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Hidden Horror Hits of 2016


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Many may see 2016 as yet another year of superhero domination, but there are also plenty of low-budget horrors just as worthy of your time. 

Since last year’s FrightFest, we’ve been scouring everything from Netflix, to iTunes, to local DVD stores looking for the next great under-seen horror treats. The results are this little list, all of which are available to stream on demand or pick up on DVD from either right now, or incredibly soon! 

We’ve already talked about how bonkers Nina Forever is, how fantastically silly Deathgasm is, and how totally balls-to-the-wall mad Aaaaaaaaah! proved to be, but there’s still plenty more where they came from. 

We went through a lot of blood, a lot of screaming and a surprising amount of llamas, but here’s the definitive breakdown. There might even be a second part some time soon, you never know - it’s been a great year for the more low-rent releases so far, and I can’t see that slowing down any time soon. 


First up is one of the more grounded efforts, which may seem odd considering it’s about an inter-dimensional portal discovered by a shower curtain. Otherwise known as The Gateway, Jaron Henrie-McCrea’s film follows former-nurse Danni (Danni Smith) as she moves into a new apartment in the depths of NYC, but soon finds that her bathroom just so happens to harbour an entrance to somewhere sincerely fucked-up. Enlisting the help of her co-worker Tim, Danni tries her very best to uncover what the hell is going on and why all her shower curtains keep disappearing, bringing all sorts of dark laughs and bloody realisations together to form a film that although incredibly cheap, certainly wins points for creativity. 

Curtain is available to stream on iTunes and other VOD services through FrightFest Presents. 


The Paz Brothers’ oddly-titled outbreak drama is another one worthy of a lot more praise than it’s received. Fans of found-footage will find a lot to love from this one, as it takes the now bog-standard approach and flips it ever-so-slightly, having the film’s protagonist experience a biblical-flavoured nightmare entirely through Google glass. The super-tech specs may not be as big as they were once tipped-to-be, but this twist makes a surprising amount of sense in the context of the film, and allows for a whole host of POV faux pas to actually make sense - like the inclusion of the odd spot of music for example. It’s still mega cheap, and takes a little while to get going, but this one definitely deserves a watch for creative direction alone.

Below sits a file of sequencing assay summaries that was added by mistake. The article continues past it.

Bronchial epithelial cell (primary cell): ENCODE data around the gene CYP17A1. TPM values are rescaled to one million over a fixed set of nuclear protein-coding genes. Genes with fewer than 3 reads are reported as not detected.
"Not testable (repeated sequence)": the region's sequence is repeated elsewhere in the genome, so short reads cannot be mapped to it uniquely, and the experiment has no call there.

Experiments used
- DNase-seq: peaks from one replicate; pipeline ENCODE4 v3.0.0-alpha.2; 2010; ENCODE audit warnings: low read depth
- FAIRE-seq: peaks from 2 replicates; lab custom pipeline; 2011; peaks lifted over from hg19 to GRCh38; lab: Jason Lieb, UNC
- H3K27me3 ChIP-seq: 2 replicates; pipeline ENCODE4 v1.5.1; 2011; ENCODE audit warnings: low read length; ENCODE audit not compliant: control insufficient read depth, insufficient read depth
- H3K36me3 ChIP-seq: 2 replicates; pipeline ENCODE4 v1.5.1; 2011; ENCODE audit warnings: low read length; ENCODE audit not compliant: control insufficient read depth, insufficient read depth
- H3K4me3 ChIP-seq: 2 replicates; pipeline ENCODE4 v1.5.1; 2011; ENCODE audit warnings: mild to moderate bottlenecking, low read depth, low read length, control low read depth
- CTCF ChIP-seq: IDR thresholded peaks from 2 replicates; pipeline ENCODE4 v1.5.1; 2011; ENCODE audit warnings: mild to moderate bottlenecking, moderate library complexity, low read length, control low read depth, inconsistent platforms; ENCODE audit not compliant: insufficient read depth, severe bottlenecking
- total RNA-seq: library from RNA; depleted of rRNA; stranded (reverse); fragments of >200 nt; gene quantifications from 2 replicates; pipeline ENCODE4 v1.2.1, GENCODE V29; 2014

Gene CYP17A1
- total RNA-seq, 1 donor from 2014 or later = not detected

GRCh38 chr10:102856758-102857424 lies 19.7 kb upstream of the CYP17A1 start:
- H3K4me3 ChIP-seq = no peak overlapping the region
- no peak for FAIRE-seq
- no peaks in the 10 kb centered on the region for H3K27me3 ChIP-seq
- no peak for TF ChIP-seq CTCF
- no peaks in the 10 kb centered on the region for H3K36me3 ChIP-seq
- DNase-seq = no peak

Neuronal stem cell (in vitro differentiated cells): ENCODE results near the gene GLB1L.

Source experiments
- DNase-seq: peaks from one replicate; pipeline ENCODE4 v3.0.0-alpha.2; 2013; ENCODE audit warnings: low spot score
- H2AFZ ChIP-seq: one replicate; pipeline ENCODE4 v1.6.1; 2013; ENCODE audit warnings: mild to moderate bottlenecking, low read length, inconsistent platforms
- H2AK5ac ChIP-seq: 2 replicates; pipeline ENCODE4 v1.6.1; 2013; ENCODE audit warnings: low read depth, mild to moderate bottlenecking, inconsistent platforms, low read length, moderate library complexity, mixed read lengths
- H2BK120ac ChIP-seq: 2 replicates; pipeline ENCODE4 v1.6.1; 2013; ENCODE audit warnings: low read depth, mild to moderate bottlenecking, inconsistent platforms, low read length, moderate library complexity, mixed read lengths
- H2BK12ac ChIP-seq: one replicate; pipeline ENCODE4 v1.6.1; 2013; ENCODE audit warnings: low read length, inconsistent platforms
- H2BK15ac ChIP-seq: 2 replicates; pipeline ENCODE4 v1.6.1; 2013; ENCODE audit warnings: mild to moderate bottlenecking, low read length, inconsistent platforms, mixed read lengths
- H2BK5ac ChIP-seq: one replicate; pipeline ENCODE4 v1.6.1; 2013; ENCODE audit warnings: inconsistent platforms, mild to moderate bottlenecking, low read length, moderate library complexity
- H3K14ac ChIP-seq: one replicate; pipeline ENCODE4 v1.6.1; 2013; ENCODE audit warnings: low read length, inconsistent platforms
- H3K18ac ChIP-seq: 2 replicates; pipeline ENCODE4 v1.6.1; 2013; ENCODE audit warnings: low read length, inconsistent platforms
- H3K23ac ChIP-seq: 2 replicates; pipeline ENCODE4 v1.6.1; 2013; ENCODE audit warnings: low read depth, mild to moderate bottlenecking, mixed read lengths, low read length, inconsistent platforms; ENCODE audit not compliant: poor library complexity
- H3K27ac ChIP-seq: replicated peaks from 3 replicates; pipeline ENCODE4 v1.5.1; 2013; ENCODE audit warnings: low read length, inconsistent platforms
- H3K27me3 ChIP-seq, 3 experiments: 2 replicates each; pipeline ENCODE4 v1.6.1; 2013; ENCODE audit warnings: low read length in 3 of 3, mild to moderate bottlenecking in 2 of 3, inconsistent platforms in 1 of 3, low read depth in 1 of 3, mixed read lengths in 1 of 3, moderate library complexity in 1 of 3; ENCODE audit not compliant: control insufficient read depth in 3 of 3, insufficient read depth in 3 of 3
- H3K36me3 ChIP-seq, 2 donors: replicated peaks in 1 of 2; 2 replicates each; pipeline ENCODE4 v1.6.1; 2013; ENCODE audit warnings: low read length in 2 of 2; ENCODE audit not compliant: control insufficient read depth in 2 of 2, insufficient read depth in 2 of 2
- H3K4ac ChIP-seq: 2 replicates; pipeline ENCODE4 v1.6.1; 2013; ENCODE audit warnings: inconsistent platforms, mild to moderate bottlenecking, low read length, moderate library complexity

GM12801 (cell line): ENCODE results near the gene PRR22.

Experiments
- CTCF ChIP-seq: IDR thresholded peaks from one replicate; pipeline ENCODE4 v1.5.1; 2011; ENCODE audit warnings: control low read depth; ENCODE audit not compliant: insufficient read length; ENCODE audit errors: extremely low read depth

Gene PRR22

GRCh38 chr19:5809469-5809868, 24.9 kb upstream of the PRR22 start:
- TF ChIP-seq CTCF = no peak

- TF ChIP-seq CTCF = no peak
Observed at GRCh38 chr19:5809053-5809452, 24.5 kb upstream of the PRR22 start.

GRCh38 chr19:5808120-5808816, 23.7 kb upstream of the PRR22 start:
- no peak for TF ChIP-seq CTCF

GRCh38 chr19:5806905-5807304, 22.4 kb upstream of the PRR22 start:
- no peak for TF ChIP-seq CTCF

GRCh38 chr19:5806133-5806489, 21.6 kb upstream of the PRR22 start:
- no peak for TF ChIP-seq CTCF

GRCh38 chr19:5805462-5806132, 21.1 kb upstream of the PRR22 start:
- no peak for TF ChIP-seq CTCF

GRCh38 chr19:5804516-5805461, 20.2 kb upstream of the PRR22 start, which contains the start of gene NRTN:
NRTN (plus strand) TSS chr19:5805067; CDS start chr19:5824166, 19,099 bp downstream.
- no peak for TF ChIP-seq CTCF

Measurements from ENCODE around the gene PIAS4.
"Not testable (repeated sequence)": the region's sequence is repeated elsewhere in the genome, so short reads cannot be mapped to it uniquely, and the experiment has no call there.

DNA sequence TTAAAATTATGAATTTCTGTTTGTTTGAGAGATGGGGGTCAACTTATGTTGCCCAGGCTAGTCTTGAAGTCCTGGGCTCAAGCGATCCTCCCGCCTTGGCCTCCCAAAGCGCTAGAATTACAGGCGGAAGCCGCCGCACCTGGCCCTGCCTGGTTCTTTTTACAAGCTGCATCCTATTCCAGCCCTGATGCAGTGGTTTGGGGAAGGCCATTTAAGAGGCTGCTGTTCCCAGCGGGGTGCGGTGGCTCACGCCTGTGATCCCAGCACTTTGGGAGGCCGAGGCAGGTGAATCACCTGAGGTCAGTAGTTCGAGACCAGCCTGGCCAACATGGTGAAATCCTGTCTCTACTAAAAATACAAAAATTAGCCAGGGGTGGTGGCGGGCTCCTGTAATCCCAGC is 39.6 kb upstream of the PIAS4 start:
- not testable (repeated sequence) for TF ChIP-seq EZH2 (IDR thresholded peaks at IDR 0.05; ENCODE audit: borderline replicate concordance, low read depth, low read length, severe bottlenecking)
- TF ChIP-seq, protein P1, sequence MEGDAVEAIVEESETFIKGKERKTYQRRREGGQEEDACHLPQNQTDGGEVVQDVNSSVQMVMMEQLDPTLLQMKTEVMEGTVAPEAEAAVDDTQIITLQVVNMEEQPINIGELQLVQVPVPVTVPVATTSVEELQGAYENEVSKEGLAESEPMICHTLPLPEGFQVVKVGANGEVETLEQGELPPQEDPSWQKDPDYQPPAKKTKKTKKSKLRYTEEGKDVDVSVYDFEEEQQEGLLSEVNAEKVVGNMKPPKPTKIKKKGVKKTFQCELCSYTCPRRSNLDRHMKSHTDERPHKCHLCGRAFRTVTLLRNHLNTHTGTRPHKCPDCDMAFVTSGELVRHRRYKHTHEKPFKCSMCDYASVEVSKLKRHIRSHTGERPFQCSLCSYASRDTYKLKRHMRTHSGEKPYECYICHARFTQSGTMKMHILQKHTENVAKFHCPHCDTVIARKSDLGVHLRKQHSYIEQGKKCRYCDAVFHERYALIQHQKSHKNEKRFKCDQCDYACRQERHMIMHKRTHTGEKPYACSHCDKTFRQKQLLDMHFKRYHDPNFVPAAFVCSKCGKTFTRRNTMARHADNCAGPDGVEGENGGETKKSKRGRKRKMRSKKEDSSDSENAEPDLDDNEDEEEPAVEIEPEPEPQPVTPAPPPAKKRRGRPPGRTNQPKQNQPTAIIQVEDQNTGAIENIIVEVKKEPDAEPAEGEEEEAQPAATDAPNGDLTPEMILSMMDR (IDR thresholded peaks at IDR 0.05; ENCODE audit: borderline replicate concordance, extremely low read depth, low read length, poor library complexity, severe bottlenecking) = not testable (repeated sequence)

JeruZalem is out now on DVD through Matchbox Films and is also available to stream on iTunes and other VOD services. 


Having topped the iTunes horror charts, it seems that Emelie has already found something of an audience, which makes sense considering it’s one of the list’s more down-to-earth releases. Starring Sarah Bolger (Once Upon A Time, that awful Stormbreaker adaptation) as quite literally the babysitter from hell, Emelie boasts an incredibly tense and crowd-pleasing plot, as well as arguably one of the best child-centric casts of any recent horror, making for an insanely thrilling watch that really deserves your time. 

Emelie is out now on DVD and is also available to stream on iTunes and other VOD services through FrightFest Presents. 

Landmine Goes Click